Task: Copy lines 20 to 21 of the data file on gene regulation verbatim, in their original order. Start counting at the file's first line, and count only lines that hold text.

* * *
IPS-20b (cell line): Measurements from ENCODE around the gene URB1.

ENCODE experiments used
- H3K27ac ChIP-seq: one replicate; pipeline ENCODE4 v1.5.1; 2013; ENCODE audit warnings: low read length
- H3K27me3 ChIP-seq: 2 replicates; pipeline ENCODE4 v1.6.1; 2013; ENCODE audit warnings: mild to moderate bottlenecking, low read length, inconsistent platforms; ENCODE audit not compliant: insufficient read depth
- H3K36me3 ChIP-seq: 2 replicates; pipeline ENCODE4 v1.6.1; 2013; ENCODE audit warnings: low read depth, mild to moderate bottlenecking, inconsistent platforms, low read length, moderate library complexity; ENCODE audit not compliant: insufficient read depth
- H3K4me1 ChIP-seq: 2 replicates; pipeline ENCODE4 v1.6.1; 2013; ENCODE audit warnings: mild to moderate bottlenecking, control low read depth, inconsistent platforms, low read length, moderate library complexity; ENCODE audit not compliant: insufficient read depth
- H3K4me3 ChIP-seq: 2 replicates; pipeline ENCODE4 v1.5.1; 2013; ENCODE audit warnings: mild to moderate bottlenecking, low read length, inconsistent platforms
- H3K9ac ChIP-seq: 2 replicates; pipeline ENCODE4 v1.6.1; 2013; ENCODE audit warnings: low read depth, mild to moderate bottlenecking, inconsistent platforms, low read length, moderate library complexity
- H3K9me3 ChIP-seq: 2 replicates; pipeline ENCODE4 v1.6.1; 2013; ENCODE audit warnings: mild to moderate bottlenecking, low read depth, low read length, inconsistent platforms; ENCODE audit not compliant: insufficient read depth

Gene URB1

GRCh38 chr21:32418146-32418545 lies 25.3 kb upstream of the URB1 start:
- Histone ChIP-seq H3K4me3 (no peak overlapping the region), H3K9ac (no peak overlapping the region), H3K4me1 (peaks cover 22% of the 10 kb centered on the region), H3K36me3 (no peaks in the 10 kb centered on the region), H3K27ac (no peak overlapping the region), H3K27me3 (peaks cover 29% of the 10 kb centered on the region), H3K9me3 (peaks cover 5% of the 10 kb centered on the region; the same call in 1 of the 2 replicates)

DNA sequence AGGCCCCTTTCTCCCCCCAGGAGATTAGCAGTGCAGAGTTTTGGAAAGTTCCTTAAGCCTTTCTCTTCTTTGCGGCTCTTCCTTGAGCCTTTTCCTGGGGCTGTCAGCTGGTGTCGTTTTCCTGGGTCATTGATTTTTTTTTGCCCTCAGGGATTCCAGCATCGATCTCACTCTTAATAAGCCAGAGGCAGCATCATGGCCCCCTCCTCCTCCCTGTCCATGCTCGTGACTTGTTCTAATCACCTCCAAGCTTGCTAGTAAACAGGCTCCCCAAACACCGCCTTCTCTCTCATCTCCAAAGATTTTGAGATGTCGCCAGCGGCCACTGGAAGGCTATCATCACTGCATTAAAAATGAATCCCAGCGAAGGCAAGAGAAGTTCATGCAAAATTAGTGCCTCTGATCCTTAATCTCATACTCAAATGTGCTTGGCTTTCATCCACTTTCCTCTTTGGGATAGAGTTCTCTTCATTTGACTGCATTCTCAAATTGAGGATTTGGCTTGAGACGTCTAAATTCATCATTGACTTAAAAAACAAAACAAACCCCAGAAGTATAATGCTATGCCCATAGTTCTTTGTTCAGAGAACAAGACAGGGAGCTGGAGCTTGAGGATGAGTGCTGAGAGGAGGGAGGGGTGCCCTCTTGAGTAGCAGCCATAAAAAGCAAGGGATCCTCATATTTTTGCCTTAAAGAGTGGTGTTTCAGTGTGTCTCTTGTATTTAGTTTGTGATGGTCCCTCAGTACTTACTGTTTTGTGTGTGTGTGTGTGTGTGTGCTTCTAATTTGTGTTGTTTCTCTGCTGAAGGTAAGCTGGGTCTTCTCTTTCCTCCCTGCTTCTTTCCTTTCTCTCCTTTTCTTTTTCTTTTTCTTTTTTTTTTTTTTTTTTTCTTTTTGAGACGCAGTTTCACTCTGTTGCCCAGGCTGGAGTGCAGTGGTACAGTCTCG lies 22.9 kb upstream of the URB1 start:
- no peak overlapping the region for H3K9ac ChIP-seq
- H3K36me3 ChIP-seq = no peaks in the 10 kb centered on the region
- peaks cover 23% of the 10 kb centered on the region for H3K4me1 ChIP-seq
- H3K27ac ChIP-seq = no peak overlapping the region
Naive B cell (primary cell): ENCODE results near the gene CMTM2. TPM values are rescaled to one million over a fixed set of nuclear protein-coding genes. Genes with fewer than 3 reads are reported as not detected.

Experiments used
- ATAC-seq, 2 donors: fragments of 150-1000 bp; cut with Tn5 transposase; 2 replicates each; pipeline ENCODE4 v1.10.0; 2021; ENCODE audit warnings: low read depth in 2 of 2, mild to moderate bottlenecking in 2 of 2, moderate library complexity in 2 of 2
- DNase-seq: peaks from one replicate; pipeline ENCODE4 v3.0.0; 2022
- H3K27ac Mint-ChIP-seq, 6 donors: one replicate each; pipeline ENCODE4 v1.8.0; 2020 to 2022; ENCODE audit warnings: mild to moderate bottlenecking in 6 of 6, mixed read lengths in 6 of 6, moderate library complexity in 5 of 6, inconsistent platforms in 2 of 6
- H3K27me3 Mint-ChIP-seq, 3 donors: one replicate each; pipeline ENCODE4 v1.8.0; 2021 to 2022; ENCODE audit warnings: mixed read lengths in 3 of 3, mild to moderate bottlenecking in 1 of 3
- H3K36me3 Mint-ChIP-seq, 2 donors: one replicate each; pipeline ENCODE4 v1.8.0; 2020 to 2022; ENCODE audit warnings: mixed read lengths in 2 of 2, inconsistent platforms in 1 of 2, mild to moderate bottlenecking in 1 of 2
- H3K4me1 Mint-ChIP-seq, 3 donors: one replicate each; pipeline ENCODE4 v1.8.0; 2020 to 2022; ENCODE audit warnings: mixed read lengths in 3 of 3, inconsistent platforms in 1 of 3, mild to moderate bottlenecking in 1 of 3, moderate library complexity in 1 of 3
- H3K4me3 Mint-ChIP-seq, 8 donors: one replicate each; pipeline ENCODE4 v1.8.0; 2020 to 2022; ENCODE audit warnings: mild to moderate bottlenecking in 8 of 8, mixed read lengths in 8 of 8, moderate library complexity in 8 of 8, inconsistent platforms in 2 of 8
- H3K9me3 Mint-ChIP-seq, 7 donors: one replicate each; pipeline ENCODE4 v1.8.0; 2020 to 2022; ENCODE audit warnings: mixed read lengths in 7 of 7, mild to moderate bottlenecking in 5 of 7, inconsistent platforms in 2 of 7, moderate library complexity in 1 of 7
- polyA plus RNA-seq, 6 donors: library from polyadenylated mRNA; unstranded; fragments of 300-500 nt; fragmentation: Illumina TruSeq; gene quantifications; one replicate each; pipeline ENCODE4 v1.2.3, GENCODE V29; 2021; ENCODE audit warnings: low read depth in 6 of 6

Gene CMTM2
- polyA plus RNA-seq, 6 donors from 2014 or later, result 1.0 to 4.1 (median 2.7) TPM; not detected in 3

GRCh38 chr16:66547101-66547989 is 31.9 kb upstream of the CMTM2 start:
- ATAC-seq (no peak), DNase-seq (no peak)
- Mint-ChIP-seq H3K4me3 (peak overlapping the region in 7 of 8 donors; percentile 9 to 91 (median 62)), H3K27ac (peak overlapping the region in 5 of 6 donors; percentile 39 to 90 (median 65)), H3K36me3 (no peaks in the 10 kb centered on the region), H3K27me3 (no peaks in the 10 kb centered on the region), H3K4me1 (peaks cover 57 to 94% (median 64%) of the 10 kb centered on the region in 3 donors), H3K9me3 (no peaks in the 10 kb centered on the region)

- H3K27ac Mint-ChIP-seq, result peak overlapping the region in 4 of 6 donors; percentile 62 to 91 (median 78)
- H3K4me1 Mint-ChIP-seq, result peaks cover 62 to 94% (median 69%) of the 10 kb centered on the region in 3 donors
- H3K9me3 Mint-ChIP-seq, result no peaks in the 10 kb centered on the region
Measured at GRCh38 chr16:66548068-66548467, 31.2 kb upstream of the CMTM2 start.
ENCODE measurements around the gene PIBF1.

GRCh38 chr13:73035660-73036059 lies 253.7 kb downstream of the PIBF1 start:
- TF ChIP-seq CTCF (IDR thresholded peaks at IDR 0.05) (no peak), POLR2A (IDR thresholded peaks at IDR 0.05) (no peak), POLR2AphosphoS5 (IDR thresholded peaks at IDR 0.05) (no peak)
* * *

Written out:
- ATAC-seq, 2 donors: fragments of 150-1000 bp; cut with Tn5 transposase; 2 replicates each; pipeline ENCODE4 v1.10.0; 2021; ENCODE audit warnings: low read depth in 2 of 2, mild to moderate bottlenecking in 2 of 2, moderate library complexity in 2 of 2
- DNase-seq: peaks from one replicate; pipeline ENCODE4 v3.0.0; 2022